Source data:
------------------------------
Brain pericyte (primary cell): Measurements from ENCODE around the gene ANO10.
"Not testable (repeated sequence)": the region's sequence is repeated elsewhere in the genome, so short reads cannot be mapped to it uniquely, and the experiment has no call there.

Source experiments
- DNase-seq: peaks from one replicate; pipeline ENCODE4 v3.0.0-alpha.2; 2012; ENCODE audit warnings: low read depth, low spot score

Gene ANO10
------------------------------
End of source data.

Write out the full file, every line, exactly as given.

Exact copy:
Brain pericyte (primary cell): Measurements from ENCODE around the gene ANO10.
"Not testable (repeated sequence)": the region's sequence is repeated elsewhere in the genome, so short reads cannot be mapped to it uniquely, and the experiment has no call there.

Source experiments
- DNase-seq: peaks from one replicate; pipeline ENCODE4 v3.0.0-alpha.2; 2012; ENCODE audit warnings: low read depth, low spot score

Gene ANO10